My second concern is how these dialogues have rarely ever taken off on an even footing, where both sides engage in meaningful, frank exchanges on an equal basis. In fact, more often than not what happens is that the same coterie of Muslim apologists are invited to ‘explain’ Islam to the West, and to ‘explain’ why Muslims take the course of violence by recourse to some theological explanation. Such an approach places all the blame of Muslim theology and none of the blame of geo-politics and the workings of global capital. But consider the oddity of it all: When a Muslim walks into Mc Donalds to order a Big Mac, nobody asks him if Islam compels him to do that, or suggests that it is the Qur’an that determines his tastes and preferences! Yet when a Muslim protests against American oil companies exploiting the resources of his country, the explanation for this anger and indignation has to be found in Islam somehow.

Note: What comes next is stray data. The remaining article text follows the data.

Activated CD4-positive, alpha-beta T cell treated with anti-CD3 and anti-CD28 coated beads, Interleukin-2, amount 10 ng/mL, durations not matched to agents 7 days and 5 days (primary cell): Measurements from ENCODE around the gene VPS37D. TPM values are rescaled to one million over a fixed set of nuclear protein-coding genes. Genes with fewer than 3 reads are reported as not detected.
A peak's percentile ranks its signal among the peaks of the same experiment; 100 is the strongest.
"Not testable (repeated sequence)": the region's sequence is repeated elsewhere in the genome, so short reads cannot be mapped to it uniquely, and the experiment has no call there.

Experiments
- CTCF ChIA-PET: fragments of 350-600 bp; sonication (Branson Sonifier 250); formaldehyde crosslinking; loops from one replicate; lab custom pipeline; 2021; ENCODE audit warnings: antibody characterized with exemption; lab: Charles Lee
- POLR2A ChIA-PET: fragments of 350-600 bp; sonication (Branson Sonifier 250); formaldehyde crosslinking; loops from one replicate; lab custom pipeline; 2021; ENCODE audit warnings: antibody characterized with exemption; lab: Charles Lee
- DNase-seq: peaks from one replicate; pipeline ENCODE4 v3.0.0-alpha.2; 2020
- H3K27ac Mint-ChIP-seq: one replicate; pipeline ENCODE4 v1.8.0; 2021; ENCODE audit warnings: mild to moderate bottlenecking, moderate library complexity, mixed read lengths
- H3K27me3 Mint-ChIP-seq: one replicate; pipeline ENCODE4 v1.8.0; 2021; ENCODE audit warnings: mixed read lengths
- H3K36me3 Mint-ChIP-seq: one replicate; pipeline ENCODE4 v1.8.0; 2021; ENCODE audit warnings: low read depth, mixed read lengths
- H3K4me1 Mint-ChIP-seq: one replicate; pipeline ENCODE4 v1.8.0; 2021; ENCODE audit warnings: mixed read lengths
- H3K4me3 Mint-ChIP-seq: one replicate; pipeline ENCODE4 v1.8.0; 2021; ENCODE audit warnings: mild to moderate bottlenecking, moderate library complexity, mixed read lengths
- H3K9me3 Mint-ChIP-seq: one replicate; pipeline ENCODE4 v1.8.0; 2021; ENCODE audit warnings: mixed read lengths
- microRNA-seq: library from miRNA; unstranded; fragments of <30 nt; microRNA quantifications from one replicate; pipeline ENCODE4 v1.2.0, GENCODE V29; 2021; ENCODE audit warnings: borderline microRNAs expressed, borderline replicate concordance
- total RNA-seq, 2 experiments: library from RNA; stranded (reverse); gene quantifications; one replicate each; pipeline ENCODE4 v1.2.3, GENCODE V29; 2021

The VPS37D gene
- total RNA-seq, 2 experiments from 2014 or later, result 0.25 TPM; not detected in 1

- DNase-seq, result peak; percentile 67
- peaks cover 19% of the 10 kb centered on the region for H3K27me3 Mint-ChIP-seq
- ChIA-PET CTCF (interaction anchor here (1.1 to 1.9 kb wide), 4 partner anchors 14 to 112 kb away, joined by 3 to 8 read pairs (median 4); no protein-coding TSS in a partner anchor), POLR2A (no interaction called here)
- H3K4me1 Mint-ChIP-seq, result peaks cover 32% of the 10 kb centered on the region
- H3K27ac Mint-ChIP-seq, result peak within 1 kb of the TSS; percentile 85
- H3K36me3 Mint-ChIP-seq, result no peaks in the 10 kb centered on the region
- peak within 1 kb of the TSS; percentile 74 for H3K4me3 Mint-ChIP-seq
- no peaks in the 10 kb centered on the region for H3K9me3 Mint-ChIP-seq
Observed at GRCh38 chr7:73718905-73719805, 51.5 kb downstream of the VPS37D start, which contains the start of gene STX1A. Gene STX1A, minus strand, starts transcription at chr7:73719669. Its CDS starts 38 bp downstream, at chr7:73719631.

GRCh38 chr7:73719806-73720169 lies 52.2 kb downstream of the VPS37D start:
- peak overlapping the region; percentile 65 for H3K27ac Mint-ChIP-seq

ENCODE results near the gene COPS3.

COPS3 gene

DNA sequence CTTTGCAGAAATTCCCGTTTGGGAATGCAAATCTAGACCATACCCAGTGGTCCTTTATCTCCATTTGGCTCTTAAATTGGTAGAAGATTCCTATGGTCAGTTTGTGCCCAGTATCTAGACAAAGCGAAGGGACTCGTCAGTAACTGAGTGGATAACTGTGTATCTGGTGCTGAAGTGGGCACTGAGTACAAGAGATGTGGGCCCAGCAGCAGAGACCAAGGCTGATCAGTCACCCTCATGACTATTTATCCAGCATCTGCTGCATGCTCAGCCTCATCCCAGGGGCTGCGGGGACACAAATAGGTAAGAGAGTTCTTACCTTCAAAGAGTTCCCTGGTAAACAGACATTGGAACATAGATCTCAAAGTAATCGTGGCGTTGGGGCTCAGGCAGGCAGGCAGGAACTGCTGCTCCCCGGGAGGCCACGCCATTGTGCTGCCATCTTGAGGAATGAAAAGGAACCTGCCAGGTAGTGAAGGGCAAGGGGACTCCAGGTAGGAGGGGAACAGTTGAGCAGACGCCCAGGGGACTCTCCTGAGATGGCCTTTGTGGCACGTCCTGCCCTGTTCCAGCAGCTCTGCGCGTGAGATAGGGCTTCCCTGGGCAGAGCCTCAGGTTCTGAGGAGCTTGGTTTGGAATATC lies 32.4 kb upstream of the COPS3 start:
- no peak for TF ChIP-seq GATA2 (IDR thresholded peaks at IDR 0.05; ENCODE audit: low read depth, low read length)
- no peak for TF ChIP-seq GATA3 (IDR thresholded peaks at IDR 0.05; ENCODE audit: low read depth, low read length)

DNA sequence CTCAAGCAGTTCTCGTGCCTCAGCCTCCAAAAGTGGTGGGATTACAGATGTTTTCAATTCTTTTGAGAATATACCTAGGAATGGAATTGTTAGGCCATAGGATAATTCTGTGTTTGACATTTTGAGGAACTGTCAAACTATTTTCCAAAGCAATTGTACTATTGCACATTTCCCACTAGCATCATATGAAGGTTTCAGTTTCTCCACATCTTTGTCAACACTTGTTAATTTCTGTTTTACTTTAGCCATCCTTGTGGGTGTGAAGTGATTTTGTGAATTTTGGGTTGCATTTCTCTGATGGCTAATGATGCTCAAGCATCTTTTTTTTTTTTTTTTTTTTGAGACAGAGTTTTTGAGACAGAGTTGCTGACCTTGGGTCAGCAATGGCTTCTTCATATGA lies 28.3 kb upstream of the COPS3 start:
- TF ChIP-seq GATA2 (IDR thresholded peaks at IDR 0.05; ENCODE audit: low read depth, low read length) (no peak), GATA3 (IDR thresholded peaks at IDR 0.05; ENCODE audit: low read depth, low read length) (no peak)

So how then do we account for the protests against America that have been taking place in Mexico, Venezuela, the rest of Latin America and Africa; where Muslims are few and far between and Islamic religious scripture has little impact? The only conclusion I can come up with is that Islam is once again being set up as the nasty culprit responsible for every act of defiance against Western hegemony that we see in the Third World today.